- Associated Press - Monday, November 21, 2011

VIENNA, Austria — Satellite surveillance has shown an increase in activity at an Iranian site suspected of links to secret work on nuclear weapons, officials tell the Associated Press.

One of the officials cited intelligence from his home country, saying it appeared Tehran is trying to cover its tracks by sanitizing the site and removing any evidence of nuclear research and development.

Counterparts from two other countries confirmed sightings of increased activity but said they did not have reasons to believe it was linked to such efforts.

Their focus is on a structure thought to be housing a large metal chamber at a military site that a Nov. 8 International Atomic Energy Agency (IAEA) report said was being used for nuclear-related explosives testing.

Officials from the three IAEA member countries say that recent satellite imagery of the site, at Parchin, southwest of Tehran, shows increased activity, including an unusual number of vehicles arriving and leaving.

One of the officials described the movements, recorded Nov.4-5, as unusual and said his country views it as evidence that Iran is trying to “clean” the area of traces of weapons-related work.

“Freight trucks, special haulage vehicles and cranes were seen entering and leaving. … Some equipment and dangerous materials were removed from the site,” said a summary he provided to the AP.

His counterparts agreed that activity at the site was higher than usual, but could not conclude that it pointed to an attempted cover-up by the Iranians.

The IAEA was alerted to the suspicions late last week, and a senior diplomat familiar with the issue said the agency was closely monitoring all suspect sites mentioned in the agency’s report. He, like the officials, asked for anonymity because his information was confidential.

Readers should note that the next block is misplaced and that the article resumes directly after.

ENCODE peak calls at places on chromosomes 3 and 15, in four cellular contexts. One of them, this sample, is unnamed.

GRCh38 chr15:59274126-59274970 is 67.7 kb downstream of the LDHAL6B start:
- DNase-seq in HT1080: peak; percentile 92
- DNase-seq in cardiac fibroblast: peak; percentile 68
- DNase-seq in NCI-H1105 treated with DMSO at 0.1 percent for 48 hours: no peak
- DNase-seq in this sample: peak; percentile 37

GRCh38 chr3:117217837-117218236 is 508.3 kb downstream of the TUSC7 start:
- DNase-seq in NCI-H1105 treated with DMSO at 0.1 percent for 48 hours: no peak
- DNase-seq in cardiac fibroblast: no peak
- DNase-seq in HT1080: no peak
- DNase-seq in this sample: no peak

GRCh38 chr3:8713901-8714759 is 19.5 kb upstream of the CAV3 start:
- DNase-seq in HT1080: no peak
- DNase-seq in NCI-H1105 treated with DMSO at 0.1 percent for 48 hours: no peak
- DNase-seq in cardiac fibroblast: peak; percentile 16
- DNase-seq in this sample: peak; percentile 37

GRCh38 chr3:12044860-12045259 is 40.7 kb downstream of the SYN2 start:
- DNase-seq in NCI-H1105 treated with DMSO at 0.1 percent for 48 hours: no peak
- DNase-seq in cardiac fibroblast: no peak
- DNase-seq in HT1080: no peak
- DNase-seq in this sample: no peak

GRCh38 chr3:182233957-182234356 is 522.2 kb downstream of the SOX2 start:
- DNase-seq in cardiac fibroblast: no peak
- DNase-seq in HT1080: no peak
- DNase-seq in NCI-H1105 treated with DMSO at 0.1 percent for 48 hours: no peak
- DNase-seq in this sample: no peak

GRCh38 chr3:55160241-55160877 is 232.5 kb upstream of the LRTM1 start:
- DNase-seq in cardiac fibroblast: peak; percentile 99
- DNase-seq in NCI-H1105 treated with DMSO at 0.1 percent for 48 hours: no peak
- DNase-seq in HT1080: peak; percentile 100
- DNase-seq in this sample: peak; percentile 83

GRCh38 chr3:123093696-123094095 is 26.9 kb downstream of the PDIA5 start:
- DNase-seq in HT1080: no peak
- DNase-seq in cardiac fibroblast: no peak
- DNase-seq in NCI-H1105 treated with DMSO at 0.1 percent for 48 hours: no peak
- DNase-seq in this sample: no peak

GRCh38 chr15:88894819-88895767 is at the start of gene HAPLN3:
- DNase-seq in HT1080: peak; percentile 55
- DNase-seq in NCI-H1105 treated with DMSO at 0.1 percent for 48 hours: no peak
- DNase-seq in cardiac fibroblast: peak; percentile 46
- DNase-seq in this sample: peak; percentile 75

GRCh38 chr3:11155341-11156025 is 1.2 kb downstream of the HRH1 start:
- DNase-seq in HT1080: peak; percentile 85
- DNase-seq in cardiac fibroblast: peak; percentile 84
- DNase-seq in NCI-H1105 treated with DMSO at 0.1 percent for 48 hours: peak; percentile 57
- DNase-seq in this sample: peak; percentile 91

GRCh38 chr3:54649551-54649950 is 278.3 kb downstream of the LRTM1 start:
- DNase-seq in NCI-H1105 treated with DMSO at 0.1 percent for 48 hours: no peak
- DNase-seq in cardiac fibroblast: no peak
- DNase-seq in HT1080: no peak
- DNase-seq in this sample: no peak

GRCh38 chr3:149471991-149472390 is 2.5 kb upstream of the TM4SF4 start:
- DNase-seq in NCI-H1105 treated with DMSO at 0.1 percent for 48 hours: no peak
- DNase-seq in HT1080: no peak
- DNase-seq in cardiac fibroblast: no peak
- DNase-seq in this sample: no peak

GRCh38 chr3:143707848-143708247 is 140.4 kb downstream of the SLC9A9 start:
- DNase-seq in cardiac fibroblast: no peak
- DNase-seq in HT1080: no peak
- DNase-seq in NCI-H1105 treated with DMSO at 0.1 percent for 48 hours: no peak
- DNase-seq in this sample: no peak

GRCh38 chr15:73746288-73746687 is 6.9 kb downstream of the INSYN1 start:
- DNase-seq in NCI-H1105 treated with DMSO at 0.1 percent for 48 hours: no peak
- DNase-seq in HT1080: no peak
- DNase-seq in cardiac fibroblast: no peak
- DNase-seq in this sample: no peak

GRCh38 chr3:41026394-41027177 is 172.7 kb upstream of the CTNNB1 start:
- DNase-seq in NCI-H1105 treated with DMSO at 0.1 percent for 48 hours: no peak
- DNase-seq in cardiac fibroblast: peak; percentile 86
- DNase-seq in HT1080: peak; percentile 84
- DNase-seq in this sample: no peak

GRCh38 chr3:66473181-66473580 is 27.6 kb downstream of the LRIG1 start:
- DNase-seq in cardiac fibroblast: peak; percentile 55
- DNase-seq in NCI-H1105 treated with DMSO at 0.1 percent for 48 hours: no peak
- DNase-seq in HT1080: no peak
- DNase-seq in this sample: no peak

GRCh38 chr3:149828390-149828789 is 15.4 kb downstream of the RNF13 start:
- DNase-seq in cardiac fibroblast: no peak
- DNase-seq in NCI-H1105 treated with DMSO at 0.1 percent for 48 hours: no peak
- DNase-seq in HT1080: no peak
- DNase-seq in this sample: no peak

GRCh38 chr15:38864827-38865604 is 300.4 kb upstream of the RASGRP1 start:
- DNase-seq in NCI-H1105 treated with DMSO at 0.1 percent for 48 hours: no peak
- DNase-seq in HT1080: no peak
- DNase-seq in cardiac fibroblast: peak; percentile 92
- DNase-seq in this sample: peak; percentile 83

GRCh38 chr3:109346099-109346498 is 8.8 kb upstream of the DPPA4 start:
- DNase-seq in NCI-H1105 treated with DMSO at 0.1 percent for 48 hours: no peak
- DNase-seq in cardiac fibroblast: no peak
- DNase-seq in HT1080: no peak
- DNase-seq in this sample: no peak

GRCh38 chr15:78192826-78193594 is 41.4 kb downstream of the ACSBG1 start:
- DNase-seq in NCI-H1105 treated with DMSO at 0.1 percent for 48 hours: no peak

The IAEA said it would have no comment.

Ali Asghar Soltanieh, Iran’s chief delegate to the IAEA, dismissed the reports as “childish stories.” He told the AP that he had not heard of any such activity and described the claims as “ridiculous.”

The large complex is used for research, development and production of ammunition, missiles and high explosives. IAEA inspectors visited the Parchin site twice in 2005 and were allowed to pick several buildings at random that revealed nothing suspicious.

But a former inspector who was part of that inspection told the AP that the site was too vast to be able to draw conclusions on the basis of such restricted and haphazard visits.

Iran - which is under U.N. Security Council sanctions for refusing to stop work that could be used to arm nuclear warheads - asserts that it is interested only in producing energy.

But it has refused for more than three years to allow the IAEA to probe growing suspicions that it is conducting research and development of such weapons.

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